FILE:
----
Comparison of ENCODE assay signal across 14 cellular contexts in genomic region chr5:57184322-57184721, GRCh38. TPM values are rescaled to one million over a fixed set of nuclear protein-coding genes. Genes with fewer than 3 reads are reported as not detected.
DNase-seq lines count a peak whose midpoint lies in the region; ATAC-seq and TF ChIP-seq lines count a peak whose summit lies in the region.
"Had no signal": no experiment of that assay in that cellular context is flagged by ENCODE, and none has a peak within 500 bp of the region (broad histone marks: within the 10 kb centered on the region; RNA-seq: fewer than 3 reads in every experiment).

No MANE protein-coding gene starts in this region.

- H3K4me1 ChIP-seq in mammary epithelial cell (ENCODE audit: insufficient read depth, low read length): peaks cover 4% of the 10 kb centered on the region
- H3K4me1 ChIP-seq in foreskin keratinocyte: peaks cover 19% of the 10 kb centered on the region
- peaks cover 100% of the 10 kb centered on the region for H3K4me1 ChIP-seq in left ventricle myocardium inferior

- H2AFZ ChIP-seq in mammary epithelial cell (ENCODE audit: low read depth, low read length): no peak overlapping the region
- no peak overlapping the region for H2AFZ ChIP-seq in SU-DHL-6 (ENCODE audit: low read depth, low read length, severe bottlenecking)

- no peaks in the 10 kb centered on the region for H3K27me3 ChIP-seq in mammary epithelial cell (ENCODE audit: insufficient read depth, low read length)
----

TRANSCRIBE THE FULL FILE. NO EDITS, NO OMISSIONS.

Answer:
Comparison of ENCODE assay signal across 14 cellular contexts in genomic region chr5:57184322-57184721, GRCh38. TPM values are rescaled to one million over a fixed set of nuclear protein-coding genes. Genes with fewer than 3 reads are reported as not detected.
DNase-seq lines count a peak whose midpoint lies in the region; ATAC-seq and TF ChIP-seq lines count a peak whose summit lies in the region.
"Had no signal": no experiment of that assay in that cellular context is flagged by ENCODE, and none has a peak within 500 bp of the region (broad histone marks: within the 10 kb centered on the region; RNA-seq: fewer than 3 reads in every experiment).

No MANE protein-coding gene starts in this region.

- H3K4me1 ChIP-seq in mammary epithelial cell (ENCODE audit: insufficient read depth, low read length): peaks cover 4% of the 10 kb centered on the region
- H3K4me1 ChIP-seq in foreskin keratinocyte: peaks cover 19% of the 10 kb centered on the region
- peaks cover 100% of the 10 kb centered on the region for H3K4me1 ChIP-seq in left ventricle myocardium inferior

- H2AFZ ChIP-seq in mammary epithelial cell (ENCODE audit: low read depth, low read length): no peak overlapping the region
- no peak overlapping the region for H2AFZ ChIP-seq in SU-DHL-6 (ENCODE audit: low read depth, low read length, severe bottlenecking)

- no peaks in the 10 kb centered on the region for H3K27me3 ChIP-seq in mammary epithelial cell (ENCODE audit: insufficient read depth, low read length)